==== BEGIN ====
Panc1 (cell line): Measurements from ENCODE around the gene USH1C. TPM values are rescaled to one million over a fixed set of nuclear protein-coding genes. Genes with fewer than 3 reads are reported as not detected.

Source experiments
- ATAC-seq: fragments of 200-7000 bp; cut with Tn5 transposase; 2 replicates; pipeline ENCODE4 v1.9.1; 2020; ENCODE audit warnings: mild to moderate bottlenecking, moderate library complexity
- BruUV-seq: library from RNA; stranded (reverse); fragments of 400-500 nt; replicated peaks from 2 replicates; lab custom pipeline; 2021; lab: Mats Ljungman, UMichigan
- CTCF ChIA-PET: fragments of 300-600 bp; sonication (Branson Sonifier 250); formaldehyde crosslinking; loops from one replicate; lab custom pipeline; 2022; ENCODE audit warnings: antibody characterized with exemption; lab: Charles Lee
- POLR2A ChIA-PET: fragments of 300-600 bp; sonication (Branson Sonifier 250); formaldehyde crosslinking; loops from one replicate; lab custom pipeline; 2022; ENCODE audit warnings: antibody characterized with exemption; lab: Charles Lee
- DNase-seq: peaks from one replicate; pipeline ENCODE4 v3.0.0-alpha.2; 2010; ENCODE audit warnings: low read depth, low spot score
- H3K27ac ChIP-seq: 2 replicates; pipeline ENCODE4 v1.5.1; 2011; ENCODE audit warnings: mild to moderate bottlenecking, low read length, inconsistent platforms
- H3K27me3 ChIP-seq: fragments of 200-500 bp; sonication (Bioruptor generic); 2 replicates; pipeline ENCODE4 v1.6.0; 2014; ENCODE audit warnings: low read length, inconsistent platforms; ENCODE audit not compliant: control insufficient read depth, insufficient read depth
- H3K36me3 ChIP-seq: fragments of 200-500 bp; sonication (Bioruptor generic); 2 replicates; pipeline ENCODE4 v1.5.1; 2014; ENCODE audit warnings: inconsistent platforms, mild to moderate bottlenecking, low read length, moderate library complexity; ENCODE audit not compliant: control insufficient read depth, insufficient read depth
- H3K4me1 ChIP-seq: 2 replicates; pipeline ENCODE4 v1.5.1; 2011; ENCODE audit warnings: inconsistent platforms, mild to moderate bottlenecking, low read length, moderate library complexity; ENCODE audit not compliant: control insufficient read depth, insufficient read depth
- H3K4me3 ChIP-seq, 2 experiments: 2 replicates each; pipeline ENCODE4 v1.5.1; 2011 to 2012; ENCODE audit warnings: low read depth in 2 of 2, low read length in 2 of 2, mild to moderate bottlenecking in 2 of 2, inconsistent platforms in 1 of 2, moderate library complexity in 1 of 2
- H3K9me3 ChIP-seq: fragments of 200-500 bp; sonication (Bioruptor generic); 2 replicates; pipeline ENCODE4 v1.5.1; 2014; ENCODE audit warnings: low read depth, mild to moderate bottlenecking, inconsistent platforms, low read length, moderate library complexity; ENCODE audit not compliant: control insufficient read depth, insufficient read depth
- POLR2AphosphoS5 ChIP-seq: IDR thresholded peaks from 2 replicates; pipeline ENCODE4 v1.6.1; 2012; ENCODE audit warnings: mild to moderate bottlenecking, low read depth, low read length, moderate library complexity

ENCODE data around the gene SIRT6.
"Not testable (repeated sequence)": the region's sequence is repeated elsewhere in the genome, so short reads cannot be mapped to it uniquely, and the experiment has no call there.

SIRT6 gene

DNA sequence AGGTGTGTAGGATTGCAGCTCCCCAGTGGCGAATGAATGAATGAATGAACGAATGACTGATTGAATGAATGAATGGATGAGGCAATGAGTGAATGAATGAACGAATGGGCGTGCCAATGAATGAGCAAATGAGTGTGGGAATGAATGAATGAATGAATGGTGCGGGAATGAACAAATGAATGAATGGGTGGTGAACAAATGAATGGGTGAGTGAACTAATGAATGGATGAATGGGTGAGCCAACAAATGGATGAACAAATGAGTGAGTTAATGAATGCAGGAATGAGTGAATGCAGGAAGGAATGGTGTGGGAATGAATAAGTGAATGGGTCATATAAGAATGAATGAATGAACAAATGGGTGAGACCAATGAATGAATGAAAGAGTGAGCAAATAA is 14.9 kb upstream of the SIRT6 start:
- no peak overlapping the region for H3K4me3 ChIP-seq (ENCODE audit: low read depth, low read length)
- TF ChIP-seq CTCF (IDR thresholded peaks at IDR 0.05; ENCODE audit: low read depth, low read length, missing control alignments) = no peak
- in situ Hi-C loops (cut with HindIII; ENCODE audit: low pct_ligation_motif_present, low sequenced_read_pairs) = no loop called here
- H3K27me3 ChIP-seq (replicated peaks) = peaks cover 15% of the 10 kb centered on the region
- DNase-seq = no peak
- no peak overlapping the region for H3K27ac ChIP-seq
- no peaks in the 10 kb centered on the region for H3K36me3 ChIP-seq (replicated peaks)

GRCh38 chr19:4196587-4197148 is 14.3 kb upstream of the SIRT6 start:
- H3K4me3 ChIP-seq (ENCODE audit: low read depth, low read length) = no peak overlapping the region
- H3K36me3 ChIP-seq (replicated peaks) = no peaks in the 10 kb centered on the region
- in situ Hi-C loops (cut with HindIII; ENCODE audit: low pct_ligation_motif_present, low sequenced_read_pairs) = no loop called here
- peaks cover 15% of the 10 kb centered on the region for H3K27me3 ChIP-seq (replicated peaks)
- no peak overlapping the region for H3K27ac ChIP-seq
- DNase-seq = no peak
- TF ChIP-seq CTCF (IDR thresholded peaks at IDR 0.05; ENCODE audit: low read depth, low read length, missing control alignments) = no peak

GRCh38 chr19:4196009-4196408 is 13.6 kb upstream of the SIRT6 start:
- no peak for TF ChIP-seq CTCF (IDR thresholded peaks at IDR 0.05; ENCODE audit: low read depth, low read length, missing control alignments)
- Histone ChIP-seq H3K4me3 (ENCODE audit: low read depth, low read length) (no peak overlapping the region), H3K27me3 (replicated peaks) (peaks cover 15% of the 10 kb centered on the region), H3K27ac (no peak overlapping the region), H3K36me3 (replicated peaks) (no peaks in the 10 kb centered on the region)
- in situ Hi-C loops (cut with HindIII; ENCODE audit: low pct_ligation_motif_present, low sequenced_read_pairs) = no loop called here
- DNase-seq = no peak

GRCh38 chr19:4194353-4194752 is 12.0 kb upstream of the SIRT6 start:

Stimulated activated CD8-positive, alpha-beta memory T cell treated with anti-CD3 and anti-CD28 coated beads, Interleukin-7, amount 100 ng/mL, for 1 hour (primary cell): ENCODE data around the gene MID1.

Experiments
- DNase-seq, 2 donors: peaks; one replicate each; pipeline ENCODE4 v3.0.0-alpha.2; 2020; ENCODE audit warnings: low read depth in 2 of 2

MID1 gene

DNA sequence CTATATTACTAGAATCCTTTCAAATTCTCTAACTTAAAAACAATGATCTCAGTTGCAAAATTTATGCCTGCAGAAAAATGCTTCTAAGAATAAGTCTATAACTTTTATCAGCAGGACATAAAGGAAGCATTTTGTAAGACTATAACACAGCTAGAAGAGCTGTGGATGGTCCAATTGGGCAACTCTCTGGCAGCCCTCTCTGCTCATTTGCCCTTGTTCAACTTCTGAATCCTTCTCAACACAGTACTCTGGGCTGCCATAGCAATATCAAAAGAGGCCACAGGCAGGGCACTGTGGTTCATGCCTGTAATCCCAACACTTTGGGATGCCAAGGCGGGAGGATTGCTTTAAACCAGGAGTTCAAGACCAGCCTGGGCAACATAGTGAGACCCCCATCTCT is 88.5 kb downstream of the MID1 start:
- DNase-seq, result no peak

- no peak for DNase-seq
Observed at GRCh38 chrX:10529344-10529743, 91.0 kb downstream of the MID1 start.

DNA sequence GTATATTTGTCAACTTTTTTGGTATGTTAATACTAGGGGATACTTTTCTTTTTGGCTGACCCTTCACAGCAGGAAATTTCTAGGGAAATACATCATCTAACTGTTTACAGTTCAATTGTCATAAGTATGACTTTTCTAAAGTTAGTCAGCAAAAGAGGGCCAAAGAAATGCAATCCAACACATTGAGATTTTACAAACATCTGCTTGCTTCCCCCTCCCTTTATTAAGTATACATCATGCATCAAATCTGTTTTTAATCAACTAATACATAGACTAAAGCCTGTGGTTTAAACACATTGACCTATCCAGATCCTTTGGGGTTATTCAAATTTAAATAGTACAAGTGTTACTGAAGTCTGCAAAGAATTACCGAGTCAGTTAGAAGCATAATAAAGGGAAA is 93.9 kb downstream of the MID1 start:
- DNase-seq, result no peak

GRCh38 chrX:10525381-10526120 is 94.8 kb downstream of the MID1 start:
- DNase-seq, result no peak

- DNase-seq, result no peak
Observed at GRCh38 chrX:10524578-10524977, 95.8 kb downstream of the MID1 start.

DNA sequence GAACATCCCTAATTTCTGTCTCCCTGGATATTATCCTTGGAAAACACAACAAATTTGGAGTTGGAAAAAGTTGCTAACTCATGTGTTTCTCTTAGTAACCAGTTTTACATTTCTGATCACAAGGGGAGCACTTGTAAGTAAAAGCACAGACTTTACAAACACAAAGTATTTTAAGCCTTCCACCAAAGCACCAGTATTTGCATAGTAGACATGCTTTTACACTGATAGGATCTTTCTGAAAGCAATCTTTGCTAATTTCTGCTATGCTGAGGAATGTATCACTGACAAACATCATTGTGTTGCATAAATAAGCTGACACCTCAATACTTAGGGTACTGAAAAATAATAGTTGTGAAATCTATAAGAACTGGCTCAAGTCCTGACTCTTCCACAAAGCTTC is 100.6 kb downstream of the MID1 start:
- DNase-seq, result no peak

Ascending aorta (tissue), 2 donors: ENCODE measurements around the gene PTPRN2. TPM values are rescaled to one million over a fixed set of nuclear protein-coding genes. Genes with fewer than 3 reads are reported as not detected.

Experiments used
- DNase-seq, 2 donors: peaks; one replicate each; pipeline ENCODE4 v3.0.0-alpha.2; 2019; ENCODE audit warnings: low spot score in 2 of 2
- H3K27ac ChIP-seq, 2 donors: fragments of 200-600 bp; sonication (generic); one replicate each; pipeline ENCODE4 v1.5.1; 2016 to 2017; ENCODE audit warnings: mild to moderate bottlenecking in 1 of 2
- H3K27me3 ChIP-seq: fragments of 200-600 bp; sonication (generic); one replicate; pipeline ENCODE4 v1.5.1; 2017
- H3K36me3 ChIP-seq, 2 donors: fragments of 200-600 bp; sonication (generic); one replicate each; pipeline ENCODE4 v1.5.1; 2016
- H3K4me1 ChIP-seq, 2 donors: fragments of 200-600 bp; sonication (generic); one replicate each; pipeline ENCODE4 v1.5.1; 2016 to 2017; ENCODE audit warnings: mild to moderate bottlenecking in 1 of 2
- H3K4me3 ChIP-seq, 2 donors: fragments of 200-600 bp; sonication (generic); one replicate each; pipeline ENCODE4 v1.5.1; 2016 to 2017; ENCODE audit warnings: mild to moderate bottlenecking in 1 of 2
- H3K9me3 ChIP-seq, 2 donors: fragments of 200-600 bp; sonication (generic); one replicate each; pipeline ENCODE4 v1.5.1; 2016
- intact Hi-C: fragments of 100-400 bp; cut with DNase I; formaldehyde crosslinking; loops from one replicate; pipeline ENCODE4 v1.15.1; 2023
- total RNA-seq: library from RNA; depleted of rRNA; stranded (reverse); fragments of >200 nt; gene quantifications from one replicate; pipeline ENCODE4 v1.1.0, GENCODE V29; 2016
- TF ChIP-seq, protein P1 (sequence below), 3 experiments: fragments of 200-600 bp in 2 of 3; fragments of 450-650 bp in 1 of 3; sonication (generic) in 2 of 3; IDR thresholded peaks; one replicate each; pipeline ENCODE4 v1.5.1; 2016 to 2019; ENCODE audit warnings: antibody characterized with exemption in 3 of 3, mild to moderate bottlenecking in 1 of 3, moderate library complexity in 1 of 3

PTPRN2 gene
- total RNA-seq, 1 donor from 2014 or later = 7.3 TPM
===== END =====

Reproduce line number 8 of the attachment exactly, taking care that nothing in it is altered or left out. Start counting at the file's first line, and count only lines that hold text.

- H3K27ac ChIP-seq: 2 replicates; pipeline ENCODE4 v1.5.1; 2011; ENCODE audit warnings: mild to moderate bottlenecking, low read length, inconsistent platforms